Volume 86 – December 2013
Editor's note: This is a very personal account from a Tacloban survivor of probably one of the strongest typhoons to ever hit the Philippines. Our Yonip guest columnist, Daphne Cardillo, who is a long-time resident of Tacloban, writes about it as it was. She says, " At least writing is a form of rising above the storm. It gives you courage. "
COTANGENT – By Daphne Cardillo
What happened in Tacloban is just the beginning of the things to come – unless the industrialized countries reduce the amount of their carbon emission. The storms of the future will be of Yolanda’s intensity if there won’t be a stop to global warming.
Cebu, Philippines. It is a month now since my daughter and I hastily packed up a few things in order to evacuate to my sister’s house in V&G Betterhomes Subdivision in Tacloban City. Only three days earlier, I arrived in Palo from a four-day trip to Southern Leyte. So still in the travel light mode I just brought with me one night dress, one house dress and a few undergarments. Wearing only short pants, white sweatshirt and rubber sandals, I left the house in Palo, Leyte at around nine in the evening of Thursday, November 7, 2013.
Earlier that day, I did a little preparation for the coming of the storm Yolanda (Haiyan) that was reported to be moving at a speed of 260km per hour (yes, there was no report of sustained wind at 310kph with gusts of up to 370kph) and considered a super typhoon. A hired hand had to tighten a GI sheet on my newly replaced kitchen roof and trim some branches of the orange tree hanging over the roof in the living room. I even had to cut a papaya tree myself late in the afternoon. Still, I had no idea of the extent of the damage the coming storm will bring to us but to secure a bit of my things, I moved all wooden furniture in the kitchen toward a safe wall and brought the chinaware inside the main house.
That was the first time for me to evacuate at the event of a coming storm. For in the past year, I’ve been living in a one-level house that is too near the sea coast, probably less than a hundred yards from the shore. I live on the same block where the statue of Gen. Douglas Mac Arthur stands, on the area where the liberation forces took their first steps when they landed in Leyte in 1944.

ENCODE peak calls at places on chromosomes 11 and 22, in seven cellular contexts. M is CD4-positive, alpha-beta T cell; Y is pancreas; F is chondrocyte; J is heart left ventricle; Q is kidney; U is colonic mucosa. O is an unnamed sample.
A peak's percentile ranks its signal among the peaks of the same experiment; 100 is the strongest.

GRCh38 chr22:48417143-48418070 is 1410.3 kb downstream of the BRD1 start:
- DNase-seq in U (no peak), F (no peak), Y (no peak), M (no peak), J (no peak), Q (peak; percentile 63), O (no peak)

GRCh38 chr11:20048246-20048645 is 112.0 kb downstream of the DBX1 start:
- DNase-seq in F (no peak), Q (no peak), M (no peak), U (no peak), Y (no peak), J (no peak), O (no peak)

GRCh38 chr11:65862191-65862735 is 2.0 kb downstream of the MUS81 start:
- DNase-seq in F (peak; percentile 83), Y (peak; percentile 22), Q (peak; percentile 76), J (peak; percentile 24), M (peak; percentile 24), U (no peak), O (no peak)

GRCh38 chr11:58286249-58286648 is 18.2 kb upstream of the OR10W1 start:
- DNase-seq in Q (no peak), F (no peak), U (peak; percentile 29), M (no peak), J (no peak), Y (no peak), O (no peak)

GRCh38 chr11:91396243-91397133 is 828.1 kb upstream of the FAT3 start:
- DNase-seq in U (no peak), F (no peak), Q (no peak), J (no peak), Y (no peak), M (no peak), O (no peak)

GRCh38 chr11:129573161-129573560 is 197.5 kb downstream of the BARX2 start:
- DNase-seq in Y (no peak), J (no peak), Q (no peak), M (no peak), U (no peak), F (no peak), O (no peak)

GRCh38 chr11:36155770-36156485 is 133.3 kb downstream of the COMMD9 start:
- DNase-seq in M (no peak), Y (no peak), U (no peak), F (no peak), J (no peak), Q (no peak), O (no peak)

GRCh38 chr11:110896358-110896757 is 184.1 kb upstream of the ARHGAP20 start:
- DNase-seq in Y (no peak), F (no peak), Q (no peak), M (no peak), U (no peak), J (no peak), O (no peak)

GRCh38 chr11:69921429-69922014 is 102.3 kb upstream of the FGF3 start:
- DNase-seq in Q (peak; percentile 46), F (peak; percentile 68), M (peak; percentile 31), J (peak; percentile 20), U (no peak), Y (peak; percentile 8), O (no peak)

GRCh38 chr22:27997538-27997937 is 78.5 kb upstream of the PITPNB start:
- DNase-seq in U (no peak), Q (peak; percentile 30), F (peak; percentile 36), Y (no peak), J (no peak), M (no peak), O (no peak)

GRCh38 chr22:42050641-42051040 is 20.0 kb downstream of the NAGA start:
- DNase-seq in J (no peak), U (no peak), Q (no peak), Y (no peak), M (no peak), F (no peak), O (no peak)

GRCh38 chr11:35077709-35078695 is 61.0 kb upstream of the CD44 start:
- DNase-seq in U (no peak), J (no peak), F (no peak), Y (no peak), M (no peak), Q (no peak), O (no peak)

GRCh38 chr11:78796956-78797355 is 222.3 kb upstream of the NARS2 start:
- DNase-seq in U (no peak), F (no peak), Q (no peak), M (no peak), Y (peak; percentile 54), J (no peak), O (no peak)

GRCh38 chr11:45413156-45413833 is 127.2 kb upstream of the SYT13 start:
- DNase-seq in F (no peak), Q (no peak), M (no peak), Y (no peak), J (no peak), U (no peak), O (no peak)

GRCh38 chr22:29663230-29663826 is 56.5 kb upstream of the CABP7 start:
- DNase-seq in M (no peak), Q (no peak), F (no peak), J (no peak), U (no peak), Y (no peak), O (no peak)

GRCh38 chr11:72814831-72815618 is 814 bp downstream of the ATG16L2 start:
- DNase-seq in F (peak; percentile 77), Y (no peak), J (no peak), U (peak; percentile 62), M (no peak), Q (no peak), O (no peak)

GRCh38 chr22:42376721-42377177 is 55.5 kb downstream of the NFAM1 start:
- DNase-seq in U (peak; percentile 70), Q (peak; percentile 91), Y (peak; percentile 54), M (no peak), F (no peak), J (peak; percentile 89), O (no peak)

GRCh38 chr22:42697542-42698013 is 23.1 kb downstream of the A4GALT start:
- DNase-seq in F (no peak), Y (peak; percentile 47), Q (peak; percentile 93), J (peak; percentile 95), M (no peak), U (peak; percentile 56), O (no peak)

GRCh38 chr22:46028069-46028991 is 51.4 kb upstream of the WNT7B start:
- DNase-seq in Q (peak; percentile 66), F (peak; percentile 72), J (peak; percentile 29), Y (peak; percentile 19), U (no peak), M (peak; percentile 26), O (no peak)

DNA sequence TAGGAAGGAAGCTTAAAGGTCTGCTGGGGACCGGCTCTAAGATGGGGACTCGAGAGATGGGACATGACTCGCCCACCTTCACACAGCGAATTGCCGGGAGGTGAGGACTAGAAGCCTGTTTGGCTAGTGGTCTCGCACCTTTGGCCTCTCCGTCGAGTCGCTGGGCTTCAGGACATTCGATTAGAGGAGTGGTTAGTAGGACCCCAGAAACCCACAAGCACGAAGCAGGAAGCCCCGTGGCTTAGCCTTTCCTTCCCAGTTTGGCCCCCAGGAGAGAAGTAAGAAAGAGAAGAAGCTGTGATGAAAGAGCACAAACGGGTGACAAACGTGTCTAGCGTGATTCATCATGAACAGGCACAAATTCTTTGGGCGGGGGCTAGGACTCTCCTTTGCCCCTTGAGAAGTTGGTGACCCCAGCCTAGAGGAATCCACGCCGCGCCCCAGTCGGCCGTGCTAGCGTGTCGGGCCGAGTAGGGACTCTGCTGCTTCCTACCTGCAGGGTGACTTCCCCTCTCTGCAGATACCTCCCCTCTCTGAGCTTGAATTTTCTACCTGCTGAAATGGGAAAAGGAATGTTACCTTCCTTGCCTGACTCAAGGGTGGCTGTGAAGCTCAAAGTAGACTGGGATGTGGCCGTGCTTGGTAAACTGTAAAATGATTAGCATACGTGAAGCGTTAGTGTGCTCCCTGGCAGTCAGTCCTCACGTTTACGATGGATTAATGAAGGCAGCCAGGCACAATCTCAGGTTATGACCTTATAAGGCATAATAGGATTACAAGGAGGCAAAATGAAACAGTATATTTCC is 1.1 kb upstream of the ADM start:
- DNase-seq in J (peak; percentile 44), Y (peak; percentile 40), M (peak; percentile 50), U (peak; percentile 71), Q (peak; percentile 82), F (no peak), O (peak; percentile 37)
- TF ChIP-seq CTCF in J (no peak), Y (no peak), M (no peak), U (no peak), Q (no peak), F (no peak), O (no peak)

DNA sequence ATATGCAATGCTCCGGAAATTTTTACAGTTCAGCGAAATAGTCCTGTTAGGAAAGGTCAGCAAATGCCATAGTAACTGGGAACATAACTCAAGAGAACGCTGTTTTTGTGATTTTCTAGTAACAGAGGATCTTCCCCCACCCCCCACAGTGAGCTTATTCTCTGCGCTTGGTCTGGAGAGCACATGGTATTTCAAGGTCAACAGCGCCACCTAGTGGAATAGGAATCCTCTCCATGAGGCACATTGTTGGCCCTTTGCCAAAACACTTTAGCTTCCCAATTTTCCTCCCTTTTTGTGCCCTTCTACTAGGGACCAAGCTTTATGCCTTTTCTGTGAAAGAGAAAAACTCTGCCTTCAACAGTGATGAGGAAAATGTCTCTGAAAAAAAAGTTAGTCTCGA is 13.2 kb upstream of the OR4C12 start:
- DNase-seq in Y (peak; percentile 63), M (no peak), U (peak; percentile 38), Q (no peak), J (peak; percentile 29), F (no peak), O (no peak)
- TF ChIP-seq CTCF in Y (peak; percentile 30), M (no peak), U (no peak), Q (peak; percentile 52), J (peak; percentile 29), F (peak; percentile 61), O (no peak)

Having lived in Leyte for most of my years, I am used to having typhoons hit our small island in the Pacific Rim. Leyte-Samar is a typhoon belt and also an earthquake belt, so there is this air of nonchalance for native settlers at storms coming their way.
This must be the reason for that feeling of complacency among the locals that cost a lot of lives with the coming of Yolanda. We did not experience a very strong typhoon in the past several years for the typhoon path seemed to have moved northward to Luzon, and lately hitting the Philippine southern part of Mindanao. The big ones that hit Leyte in the Visayas took place in the 80s and 90s.
For as of Wednesday the 6th of November, the local government of Palo has made announcements for people along the coastal villages to evacuate. And again on Thursday the same officials were making the rounds and instructing people to vacate their residences. But one of my neighbors said that Palo has gone through many typhoons and their family stayed put. A group of young men were even drinking at a corner on the night of our flight and with one lad declaring: “Tatapuon namon it Yolanda” (“We’re going to meet Yolanda”). Indeed, only a few took heed of the warning.
The raging storm
At past four at dawn of Friday, 8 November 2013 the electric power was cut. Then an hour later the wind started to blew in at our part of the city. V&G subdivision is a residential area about two kilometers from the coastline and was spared of the sea waves. But the strong winds still caused so much damage to trees, posts, and vertical structures. Roofs were detached and concrete walls collapsed.
By seven in the morning there was no more signal for the telephone lines and we were cut off from the world. Yolanda was building up strength by then which lasted for the next four hours, emitting a whistling sound at intervals while lashing out very strong winds with rain water that you cannot see through.
Even if the winds were a bit high, they were so strong and lingered for so long, doing a massive destruction of everything underneath. Nature, indeed, follows the law of physics – the warmer the sea, the stronger the winds. And the power of a very strong wind can be amazing, making puny objects the works of engineering of the modern man.
In the middle of the storm a whole household across the street had to take shelter in my sister’s house. The GI sheets of their roof were pulled out that the couple with their four children and housekeeper took cover inside the car. But in a little while the vehicle was also felled by a concrete fence that all seven had to move out. Under the raging wind and into the flooded street, my niece’ husband had to help bring the children inside our shelter.